CO2_2016 - page 14

Chimica Oggi - Chemistry Today
- vol. 34(2) March/April 2016
KEYWORDS: Biodegradable polymers, PHA, mass spectrometry, sequencing.
Biodegradable polymers have become materials of hope for the future and knowledge on the
relationships between their structure, properties and function is essential for prospective safe applications
of such materials in the areas of human health and the environment. Examples are given of the uses of mass spectrometry (MS) for
structural studies of biodegradable (co)polymers along with the use of multi-stage electrospray mass spectrometry (ESI-MS
Specifically they concern applications of MS forthe characterization of natural biodegradable polymers and their derivatives, ESI-MS
in the synthesis of biodegradable copolyesters, MS for forensic engineering of advanced biodegradable polymeric materials as well
for identification of selected biodegradable polymers on the way of molecular labelling.
New vistas in mass spectrometry
for sequence analysis of natural and synthetic
biodegradable macromolecules
Biodegradable polymers play an important role in human
life, increasingly becoming having an irreplaceable role.
This concerns in particular medicaeproducts, including for
example bioresorbable sutures or implants. It also concerns
environmental issues in the area of compostable polymeric
packaging materials of food, which could reduce the
amount of currently generated cumbersome packaging
waste from conventional plastics. When the development
of biodegradable (co)polymers was in its infancy research
focussed upon the effect of macromolecular architecture,
new monomer systems, polymerization mechanisms, and
different polymerization techniques on final biodegradable
properties. Significant efforts have been directed towards
specific areas, such as mechanisms of biodegradation,
biocompatibility, processing conditions and potential
applications in medicine, protection of environment and
agro chemistry. However, such aspects like bio-safety of
biodegradable polymers or nano-safety of their composites
were, and still are, frequently neglected.iIn recent years there
has been a rapid increase in the number of publications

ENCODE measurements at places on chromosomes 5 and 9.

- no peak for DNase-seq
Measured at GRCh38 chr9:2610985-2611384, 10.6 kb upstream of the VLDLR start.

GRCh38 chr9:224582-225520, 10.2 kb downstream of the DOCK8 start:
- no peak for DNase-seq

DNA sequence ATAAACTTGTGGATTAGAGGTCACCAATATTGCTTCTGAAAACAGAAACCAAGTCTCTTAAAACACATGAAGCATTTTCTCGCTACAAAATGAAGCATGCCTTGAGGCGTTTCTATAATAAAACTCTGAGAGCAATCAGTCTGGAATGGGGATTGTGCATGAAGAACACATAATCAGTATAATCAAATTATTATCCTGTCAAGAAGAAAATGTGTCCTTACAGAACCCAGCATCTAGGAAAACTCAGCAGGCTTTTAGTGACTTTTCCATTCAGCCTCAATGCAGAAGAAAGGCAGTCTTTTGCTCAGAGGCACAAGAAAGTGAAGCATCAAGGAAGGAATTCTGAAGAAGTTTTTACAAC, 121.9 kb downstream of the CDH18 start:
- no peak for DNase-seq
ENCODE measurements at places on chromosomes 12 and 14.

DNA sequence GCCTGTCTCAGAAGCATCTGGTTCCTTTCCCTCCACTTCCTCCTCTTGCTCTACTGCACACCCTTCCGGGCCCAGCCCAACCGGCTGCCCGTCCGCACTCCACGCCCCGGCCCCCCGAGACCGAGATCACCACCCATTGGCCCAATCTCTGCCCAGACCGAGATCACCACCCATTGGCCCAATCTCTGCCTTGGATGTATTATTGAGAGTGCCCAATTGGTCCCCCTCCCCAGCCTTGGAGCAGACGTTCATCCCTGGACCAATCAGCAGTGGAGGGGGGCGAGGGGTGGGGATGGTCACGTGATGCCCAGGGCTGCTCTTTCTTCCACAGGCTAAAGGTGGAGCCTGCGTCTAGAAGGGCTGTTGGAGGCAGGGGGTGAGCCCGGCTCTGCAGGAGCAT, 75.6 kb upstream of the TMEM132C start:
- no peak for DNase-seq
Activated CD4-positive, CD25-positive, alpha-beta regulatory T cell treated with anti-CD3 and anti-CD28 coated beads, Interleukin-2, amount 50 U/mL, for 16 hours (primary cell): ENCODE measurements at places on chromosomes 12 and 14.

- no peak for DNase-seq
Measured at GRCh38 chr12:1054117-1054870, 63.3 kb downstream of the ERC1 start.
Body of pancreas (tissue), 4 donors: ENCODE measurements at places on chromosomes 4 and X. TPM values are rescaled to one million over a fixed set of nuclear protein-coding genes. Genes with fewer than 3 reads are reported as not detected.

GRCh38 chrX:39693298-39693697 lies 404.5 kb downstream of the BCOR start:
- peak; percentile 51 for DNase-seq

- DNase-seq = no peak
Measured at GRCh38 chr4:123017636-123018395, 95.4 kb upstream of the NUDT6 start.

on biodegradable polymers with some reports indicating
limitations and complications in their applications (particularly
in the area of biomaterials). Consequently there is a urgent
need to examine and minimize any potential setbacks
related to their future importance for civilization and social
function (1). In the future it is extremely important to design
such biodegradable polymers that would be safe for human
health and the environment, and to indicate responsibly and
sustainably new areas where their unique properties could bn
In the endeavour to safeguard biodegradable (co)polymers
their identification at the molecular level should be explored.
For this purpose mass spectrometry methods are of particular
importance in (co)polymer analyses due to their high
sensitivity, selectivity, specificity and speed. Polymer scientists
have been unfamiliar with the advances made in the field
of modern mass spectrometry for a long time. However,
thanks to pioneering works, including amongst others the
Professor Giorgio Montaudo Italian school of polymer mass
spectrometry, today mass spectrometry complements in
many ways the structural data provided by NMR, IR and other
polymer characterization methodologies (2).
Development of soft ionization techniques in mass
spectrometry have helped to solve the difficult question
regarding the molecular structure of (co)polymerse. Taking
part in the “Electrospray Revolution”, we have concentrated
on multistage MS in polymer chemistry evaluating ring
opening polymerization (ROP) mechanisms of selected
oxacyclic monomers, on molecular level characterization
of aliphatic biopolyesters by multistage MS, and recently
on application of MS in forensic engineering of advanced
polymer materials (3). In this mini review MS sequence analysis
of natural and synthetic biodegradable macromolecules
will be discussed with the special emphasis on the specific
area of applied research on aliphatic biopolyesters and their
synthetic analogues.
School of Biology, Chemistry and Forensic Science, Faculty of Science and Engineering,
University of Wolverhampton, Wolverhampton, WV1 1SB, United Kingdom
Marek Kowalczuk
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